See Anthony’s session here.

See slides from his lecture here

High-speed rail (HSR) is transforming China by enabling new forms of urban and regional development. This presentation seeks to better understand the urban and regional impacts of major mobility infrastructure by applying three perspectives on the design of HSR in China. Corridor Mode (CM) HSR infrastructure enables fast and frequent travel by trains that connect megacities along a linear railway corridor. Monocentric-Radial Mode (MRM) HSR infrastructure integrates multiple HSR routes into a network that converge at a single political and financial hub. Multicore-Network Mode (MNM) HSR infrastructure extends connectivity to replicate the urban mobility found in metropolitan transit networks on an inter-urban scale.

Chinese experience reveals that regions served by HSR infrastructure exhibit different development patterns that can be associated with the three configurations of HSR infrastructure. While HSR infrastructure is positively correlated with economic growth in all three configurations, population growth is more varied in the areas served by infrastructure organised around the MRM and MCM configurations. This suggests that HSR commuting reduces the attraction of living in the larger Chinese cities for certain segments of the population by facilitating commuter travel to and from the central hub (MRM) and across the inter-urban region (MCM) allowing some segments of residential location and employment activity to attenuate on a scale not previously seen within a single metropolitan region.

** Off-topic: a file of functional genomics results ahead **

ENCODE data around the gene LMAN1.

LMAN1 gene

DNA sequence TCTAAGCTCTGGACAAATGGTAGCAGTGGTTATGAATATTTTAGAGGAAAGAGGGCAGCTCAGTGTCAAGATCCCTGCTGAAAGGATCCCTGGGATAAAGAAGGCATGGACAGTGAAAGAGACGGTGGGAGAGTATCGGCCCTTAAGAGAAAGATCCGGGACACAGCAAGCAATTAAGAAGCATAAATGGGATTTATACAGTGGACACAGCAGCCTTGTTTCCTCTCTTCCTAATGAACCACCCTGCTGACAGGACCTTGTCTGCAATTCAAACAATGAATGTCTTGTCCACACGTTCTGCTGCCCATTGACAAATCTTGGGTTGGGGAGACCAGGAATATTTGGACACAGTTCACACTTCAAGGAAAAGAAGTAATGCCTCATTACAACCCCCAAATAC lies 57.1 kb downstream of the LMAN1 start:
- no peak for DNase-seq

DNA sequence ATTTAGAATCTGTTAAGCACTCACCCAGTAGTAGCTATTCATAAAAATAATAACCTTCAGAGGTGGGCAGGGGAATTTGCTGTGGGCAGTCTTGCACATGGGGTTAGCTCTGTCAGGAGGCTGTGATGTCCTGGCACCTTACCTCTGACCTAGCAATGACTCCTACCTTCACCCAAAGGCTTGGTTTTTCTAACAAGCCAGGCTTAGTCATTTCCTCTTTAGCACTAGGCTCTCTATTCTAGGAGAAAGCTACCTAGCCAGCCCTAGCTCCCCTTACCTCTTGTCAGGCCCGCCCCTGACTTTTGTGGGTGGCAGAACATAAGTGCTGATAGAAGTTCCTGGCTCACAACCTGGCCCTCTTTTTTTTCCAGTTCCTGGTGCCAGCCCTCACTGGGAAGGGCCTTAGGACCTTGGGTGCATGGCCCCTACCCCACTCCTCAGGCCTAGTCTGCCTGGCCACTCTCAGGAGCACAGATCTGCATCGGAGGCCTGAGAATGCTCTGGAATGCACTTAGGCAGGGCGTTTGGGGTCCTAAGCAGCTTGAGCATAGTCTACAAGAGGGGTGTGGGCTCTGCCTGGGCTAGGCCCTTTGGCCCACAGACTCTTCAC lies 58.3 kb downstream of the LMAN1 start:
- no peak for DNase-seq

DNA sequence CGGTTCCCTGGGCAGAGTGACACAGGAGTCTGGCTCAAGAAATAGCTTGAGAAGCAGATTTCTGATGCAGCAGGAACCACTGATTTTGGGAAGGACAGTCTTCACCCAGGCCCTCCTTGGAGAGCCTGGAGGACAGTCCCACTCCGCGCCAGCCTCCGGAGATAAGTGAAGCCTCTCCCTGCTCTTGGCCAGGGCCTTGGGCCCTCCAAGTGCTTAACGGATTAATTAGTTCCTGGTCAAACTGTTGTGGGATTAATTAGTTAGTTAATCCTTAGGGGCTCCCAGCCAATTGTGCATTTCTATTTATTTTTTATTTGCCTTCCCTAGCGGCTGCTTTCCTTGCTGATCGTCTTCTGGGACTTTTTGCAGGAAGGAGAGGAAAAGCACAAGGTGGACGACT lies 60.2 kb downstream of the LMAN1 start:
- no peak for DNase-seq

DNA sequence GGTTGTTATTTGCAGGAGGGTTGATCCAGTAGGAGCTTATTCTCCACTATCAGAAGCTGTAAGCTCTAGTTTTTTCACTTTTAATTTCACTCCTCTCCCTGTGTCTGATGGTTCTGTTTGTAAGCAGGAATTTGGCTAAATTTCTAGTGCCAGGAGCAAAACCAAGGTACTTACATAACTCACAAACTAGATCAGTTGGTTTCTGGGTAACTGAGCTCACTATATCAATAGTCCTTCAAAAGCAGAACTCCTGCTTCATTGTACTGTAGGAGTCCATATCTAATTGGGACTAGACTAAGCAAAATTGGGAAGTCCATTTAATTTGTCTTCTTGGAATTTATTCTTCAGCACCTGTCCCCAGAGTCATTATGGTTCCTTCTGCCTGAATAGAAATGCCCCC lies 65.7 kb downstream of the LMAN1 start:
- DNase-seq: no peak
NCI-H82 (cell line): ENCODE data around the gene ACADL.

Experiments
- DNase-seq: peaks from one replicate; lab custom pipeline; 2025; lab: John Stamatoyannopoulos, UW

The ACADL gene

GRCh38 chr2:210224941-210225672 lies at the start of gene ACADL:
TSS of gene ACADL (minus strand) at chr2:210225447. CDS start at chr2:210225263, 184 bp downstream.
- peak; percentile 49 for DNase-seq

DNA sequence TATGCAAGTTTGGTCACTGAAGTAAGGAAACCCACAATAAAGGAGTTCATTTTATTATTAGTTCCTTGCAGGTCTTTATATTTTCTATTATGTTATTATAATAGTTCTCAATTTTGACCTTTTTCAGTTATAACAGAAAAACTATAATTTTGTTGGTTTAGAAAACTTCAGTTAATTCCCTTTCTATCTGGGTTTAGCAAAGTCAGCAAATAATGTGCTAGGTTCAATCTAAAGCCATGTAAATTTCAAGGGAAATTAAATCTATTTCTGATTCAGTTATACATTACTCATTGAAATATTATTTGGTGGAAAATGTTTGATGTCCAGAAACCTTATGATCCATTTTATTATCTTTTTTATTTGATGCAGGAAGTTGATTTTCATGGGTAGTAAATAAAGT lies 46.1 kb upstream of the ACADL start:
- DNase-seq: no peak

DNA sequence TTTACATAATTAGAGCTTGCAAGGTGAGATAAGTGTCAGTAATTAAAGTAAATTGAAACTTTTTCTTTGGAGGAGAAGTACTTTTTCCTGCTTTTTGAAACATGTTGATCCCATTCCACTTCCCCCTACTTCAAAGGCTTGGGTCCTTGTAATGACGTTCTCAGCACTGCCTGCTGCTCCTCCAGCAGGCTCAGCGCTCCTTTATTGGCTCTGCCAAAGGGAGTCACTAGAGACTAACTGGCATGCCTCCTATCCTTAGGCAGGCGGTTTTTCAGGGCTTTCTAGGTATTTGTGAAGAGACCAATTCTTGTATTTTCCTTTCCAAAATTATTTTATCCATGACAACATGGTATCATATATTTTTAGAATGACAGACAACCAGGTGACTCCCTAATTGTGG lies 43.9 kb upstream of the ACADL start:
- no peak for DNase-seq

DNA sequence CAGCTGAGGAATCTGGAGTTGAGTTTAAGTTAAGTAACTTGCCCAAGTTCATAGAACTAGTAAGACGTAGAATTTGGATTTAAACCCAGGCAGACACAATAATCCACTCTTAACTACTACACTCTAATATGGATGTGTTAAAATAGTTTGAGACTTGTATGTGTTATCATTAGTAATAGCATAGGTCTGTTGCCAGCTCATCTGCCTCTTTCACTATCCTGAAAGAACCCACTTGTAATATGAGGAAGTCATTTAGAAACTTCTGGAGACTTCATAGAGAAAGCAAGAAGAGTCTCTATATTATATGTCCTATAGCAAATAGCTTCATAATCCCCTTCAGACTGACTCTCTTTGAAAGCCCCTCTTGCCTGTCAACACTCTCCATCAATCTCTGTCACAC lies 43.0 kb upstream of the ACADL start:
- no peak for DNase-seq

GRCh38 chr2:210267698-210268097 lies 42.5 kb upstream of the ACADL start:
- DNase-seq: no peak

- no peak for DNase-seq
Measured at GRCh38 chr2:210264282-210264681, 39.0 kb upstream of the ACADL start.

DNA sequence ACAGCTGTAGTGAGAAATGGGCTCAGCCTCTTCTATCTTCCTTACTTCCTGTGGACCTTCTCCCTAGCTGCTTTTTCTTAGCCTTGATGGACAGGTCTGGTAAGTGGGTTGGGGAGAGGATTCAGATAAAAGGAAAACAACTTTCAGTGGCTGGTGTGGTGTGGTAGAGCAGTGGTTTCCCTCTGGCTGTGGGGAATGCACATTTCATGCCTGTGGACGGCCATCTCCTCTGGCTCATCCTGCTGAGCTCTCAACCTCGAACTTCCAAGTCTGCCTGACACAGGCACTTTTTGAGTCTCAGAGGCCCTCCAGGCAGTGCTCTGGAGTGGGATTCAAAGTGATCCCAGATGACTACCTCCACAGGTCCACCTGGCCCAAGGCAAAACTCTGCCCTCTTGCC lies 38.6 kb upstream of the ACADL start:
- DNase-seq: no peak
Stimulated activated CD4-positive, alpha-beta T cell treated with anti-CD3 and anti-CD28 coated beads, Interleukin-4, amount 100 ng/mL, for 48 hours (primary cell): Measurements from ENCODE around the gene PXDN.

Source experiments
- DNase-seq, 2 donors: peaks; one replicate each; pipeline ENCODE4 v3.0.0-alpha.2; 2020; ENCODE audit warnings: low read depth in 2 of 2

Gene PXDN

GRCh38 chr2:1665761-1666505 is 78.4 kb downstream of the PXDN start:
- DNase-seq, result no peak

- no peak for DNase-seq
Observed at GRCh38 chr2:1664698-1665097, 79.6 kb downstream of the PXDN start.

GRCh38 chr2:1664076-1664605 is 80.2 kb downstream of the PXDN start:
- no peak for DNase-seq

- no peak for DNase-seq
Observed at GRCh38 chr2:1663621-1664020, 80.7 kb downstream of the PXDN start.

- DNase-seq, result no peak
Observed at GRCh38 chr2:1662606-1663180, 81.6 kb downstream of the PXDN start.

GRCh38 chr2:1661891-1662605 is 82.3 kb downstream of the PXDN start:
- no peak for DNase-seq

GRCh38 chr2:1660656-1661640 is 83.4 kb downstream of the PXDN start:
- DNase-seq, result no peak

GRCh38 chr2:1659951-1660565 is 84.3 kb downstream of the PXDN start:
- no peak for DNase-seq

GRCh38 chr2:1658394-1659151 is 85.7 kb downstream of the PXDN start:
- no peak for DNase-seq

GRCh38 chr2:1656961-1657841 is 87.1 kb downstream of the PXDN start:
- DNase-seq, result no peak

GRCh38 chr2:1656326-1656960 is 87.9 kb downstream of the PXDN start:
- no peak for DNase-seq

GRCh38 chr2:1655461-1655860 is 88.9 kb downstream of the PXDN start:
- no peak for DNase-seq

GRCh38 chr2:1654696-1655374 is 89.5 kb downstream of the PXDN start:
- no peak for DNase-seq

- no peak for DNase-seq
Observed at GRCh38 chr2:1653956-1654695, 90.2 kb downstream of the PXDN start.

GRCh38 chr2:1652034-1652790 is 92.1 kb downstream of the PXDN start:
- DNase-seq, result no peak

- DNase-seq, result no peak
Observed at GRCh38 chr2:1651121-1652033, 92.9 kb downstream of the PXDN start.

Anthony Perl is Professor of Urban Studies and Political Science at Simon Fraser University in Vancouver, British Columbia, Canada. His research crosses disciplinary and national boundaries to explore policy decisions made about transportation, cities and the environment. He has published in dozens of scholarly journals and via five books.

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RMIT University – Swanston Academic Building, 445 Swanston Street, Building 80, Level 9 Room 9, Melbourne, VIC 3000


23 March 2017